“There are lots and lots of good big bands on the planet,” said drummer Tommy Igoe. “There are only two or three truly great big bands, and our goal is to be among the elite.”
Igoe has traveled the world, playing with artists such as Art Garfunkel, Stanley Jordan and jazz-rock group Blood, Sweat and Tears. He is also the band leader for two ensembles, The Tommy Igoe Band, which plays a weekly gig Monday nights at Rrazz Room nightclub in Igoe’s hometown of San Francisco, and the Birdland Big Band, which has a standing gig at Birdland, the famous jazz club in New York City, every Friday night.
This month, the Birdland Big Band hits the road for its second month-long tour, including a stop Saturday night at the Robert E. Parilla Performing Arts Center in Rockville. The band’s first time on the road was in October, and Igoe says touring with an ensemble of this size is not typical.
“This is our maiden voyage,” Igoe said. “We are doing two month-long tours.”
“Just putting the band on the road is a huge, huge accomplishment,” he added. “There really aren’t any other bands on this scale doing what we’re doing.”
It’s not just their touring that sets the Birdland Big Band apart from other big bands. Igoe, who grew up the son of a big band drummer and started drumming at age 2, said while he “was raised on the tradition,” he has “zero allegiance to the tradition.”
“My thing is to take a completely different approach while being respectful,” Igoe said. “I think because my whole musical career has been so eclectic, it’s very easy for me to not get pulled down into wanting to create anything that’s been done before us. I’m always on the prowl, looking for new music.”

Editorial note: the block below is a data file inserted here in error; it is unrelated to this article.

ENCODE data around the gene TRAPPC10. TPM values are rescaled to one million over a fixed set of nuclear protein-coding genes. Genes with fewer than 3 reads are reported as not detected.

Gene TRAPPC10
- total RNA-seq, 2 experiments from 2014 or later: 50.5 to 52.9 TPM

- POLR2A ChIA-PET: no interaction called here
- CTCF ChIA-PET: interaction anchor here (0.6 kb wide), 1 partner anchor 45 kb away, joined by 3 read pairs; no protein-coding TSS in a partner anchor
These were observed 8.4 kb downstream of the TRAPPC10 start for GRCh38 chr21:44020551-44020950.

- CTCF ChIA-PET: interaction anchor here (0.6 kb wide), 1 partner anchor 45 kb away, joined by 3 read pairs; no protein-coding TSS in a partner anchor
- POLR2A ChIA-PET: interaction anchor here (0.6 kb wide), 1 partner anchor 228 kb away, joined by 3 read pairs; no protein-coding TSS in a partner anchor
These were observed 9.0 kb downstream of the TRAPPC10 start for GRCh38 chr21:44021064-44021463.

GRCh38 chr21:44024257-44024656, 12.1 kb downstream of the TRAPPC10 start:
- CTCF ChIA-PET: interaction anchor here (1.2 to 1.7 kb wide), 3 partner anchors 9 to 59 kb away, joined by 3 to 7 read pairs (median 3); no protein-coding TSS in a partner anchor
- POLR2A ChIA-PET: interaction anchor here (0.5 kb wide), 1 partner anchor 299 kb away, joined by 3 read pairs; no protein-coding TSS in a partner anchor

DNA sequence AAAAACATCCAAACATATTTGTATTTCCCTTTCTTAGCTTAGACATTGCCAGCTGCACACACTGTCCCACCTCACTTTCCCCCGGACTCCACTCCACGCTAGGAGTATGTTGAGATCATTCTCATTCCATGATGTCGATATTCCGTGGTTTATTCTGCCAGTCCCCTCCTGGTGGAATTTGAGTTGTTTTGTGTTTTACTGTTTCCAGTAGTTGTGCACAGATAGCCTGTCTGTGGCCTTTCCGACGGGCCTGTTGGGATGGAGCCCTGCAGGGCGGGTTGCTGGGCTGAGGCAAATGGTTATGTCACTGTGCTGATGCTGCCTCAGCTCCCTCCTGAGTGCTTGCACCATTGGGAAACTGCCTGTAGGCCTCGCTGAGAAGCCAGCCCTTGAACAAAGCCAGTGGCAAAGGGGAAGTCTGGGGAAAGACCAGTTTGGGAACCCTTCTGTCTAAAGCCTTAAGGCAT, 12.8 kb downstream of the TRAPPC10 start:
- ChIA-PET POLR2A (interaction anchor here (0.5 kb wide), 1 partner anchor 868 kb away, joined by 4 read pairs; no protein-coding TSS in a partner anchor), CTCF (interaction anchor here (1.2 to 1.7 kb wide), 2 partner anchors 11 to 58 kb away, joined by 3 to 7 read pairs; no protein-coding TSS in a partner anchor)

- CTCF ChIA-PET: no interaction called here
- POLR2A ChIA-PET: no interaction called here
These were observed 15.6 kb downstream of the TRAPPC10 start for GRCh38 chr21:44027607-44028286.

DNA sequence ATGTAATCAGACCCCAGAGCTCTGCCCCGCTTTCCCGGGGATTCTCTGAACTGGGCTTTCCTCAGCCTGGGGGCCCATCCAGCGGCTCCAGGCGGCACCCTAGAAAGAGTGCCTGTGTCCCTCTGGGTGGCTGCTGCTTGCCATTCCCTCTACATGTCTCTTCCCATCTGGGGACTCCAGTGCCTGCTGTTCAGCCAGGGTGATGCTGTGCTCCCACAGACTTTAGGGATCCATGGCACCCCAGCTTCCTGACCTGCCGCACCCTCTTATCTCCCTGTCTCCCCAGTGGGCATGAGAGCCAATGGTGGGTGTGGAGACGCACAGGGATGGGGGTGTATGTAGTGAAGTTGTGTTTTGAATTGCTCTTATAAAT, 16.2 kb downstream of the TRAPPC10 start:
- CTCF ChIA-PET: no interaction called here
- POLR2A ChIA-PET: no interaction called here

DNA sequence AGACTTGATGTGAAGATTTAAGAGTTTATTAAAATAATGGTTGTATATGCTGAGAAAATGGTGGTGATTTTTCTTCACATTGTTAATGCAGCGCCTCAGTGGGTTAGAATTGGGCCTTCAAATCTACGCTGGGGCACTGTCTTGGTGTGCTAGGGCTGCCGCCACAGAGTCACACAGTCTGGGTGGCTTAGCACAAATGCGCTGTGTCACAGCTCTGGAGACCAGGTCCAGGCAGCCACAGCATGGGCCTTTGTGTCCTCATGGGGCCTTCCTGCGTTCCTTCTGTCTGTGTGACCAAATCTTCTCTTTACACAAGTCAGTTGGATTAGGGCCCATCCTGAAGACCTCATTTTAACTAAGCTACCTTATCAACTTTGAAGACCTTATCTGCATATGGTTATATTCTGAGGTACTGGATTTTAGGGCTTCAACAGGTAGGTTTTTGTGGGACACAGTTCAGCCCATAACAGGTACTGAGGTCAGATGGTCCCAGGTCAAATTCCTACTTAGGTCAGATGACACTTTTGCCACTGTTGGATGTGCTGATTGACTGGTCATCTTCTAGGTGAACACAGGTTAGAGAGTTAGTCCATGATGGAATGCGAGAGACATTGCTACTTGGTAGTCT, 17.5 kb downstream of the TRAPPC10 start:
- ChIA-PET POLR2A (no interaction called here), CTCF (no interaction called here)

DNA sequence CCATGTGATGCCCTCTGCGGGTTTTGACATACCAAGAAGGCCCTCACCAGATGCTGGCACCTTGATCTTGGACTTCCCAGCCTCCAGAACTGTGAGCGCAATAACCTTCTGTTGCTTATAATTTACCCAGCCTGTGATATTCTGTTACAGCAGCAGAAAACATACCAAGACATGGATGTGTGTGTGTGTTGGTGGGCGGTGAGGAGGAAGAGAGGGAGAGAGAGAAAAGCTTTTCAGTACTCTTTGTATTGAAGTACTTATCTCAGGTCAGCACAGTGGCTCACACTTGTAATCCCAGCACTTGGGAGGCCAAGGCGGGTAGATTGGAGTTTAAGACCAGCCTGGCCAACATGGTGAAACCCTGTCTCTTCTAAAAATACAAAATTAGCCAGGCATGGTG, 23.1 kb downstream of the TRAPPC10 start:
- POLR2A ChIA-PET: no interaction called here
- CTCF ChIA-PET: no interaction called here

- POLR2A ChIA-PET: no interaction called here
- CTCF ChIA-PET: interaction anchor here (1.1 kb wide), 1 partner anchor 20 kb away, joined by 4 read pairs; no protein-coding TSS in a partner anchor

Igoe said the band is aiming to introduce big band music in a new way to new audiences by playing pieces that other groups might have overlooked. It was this desire to create something new and fresh that sparked the creation of the Birdland Big Band in the first place.
Igoe said an opportunity came up to play at the club at Birdland in 2006, Since several bands that came before them failed to have success at Birdland, Igoe said it was “quite a leap of faith.”
The 15-piece band, which has endured several personnel changes in the past seven years, is composed of musicians from a variety of jazz, pop and Broadway shows. All of the musicians also are friends of Igoe’s.
“All friends of mine in New York wanted to be a part of this,” Igoe said.
Despite a group of talented musicians and an enthusiastic band leader, the Birdland Big Band’s first few shows didn’t draw big crowds. In fact, they didn’t draw any crowds.
“The first few weeks there was literally no one there,” Igoe said.
But thanks to what Igoe called a “grassroots movement,” including the use of social media, emails and even good old fashion postcards, their audience grew.
“We kept grinding, kept playing,” Igoe said. “More people came and they brought their friends ... (If) you have a core group of people who really love what you do, they do the advertising for you.”
All that advertising paid off. The group’s first full-length recording, “Eleven,” is up for four Grammy awards — Best Large Ensemble, Best Arrangement for two of their songs and Best Engineering. Igoe said he also hopes to take the band on an international tour in the near future.
While Igoe might pride himself on bucking tradition, he still recognizes the importance of playing in a venue like Birdland.
“It’s an honor and a gift to play at that club every single week,” he said. “I think it’s the finest jazz club in New York and maybe in the world. The bar is very high, knowing the legacy and all of the talent that has played there before us.”